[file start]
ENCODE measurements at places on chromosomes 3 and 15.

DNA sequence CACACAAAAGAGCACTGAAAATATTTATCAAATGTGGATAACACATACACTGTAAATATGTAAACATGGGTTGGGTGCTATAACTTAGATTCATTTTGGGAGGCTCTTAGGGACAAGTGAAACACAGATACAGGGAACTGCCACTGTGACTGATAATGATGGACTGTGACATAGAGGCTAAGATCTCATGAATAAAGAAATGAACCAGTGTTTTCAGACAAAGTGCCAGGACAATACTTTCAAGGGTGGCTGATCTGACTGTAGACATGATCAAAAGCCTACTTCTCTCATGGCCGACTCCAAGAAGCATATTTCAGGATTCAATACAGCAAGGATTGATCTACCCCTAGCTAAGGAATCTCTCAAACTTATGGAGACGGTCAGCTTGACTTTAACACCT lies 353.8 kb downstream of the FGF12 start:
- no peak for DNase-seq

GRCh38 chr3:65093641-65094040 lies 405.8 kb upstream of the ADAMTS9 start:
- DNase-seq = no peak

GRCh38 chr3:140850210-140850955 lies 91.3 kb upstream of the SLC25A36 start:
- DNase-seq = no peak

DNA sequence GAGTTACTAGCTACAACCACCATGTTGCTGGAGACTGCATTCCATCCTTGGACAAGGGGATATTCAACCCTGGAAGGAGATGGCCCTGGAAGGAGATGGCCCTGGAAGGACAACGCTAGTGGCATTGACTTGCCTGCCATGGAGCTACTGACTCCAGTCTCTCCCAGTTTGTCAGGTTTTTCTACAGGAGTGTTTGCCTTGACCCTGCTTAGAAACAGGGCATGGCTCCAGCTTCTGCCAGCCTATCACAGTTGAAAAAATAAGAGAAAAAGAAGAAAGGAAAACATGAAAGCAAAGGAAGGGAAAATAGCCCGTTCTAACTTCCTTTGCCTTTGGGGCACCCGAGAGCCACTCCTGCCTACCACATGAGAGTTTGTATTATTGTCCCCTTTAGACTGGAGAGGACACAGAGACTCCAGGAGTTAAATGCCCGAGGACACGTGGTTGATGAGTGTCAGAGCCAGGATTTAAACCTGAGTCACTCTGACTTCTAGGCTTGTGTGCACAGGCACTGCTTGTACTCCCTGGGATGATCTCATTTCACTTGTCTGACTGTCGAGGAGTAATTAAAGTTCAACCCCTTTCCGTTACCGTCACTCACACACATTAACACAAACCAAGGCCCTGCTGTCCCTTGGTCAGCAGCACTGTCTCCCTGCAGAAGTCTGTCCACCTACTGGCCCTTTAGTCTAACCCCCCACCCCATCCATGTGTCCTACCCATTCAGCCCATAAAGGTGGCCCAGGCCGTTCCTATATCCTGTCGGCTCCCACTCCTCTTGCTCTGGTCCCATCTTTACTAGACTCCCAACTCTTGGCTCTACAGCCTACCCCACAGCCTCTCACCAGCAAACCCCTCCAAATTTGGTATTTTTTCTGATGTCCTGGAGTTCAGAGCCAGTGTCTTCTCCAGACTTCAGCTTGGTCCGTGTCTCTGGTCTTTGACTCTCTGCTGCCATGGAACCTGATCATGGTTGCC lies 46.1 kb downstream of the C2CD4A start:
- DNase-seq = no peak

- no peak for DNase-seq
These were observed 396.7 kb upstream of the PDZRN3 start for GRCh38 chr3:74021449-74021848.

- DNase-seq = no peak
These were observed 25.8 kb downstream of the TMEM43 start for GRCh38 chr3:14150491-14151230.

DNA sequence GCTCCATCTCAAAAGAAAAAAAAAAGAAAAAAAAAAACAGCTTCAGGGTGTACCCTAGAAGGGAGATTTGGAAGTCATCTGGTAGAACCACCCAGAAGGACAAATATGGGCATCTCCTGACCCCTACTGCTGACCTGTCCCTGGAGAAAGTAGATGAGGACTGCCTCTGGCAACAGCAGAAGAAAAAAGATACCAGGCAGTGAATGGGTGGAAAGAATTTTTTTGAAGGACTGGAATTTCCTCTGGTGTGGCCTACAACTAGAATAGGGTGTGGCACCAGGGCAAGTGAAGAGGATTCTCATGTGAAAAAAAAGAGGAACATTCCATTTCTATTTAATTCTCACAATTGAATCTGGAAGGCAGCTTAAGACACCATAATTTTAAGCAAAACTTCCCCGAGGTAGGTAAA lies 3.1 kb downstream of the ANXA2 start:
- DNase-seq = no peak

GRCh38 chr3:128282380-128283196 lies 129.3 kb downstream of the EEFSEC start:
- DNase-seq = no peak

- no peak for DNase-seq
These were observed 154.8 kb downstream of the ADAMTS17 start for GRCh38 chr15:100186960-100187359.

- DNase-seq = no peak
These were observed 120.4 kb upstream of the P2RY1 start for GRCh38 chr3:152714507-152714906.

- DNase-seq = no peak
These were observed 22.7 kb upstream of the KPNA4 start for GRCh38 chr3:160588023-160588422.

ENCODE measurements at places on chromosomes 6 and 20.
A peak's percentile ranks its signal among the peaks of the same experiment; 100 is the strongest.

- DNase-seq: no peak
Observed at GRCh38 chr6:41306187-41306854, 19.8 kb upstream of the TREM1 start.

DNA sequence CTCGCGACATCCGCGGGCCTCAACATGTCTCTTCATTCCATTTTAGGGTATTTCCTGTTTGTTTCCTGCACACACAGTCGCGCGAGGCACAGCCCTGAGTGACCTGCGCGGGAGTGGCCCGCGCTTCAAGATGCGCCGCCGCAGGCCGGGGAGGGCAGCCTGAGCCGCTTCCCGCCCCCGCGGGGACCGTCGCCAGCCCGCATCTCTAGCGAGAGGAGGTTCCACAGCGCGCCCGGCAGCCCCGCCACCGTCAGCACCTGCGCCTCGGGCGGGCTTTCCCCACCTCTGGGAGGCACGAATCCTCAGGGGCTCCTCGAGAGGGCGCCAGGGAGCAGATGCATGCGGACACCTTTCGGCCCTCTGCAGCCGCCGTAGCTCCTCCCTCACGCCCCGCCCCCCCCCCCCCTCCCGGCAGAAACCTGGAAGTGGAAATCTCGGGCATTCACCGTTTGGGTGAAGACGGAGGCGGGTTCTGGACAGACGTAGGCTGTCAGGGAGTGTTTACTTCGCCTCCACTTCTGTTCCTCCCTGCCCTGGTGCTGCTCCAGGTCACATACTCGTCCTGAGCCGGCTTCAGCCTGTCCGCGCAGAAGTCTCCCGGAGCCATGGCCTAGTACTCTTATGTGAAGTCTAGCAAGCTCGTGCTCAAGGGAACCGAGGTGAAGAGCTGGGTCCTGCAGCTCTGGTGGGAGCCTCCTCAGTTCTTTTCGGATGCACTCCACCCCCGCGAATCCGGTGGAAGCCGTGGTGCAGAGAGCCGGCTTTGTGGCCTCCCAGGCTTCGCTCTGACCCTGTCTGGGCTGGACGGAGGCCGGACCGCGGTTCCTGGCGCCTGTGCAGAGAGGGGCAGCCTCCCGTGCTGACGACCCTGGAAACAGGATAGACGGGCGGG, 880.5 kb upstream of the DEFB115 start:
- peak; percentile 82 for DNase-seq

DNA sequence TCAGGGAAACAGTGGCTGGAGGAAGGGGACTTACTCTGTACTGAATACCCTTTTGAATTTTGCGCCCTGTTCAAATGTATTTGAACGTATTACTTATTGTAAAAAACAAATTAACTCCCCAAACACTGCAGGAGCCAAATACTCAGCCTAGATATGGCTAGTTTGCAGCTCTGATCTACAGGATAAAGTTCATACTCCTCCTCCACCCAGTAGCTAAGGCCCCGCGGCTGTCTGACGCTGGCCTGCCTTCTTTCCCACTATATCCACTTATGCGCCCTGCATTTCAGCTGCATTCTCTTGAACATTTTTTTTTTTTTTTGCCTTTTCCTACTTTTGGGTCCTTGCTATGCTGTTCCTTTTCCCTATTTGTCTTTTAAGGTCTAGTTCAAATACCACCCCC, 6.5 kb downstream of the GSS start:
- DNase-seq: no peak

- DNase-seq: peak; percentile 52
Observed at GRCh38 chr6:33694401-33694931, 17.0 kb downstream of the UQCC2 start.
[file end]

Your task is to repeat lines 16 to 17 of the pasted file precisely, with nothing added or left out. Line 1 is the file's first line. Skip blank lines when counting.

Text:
GRCh38 chr3:128282380-128283196 lies 129.3 kb downstream of the EEFSEC start:
- DNase-seq = no peak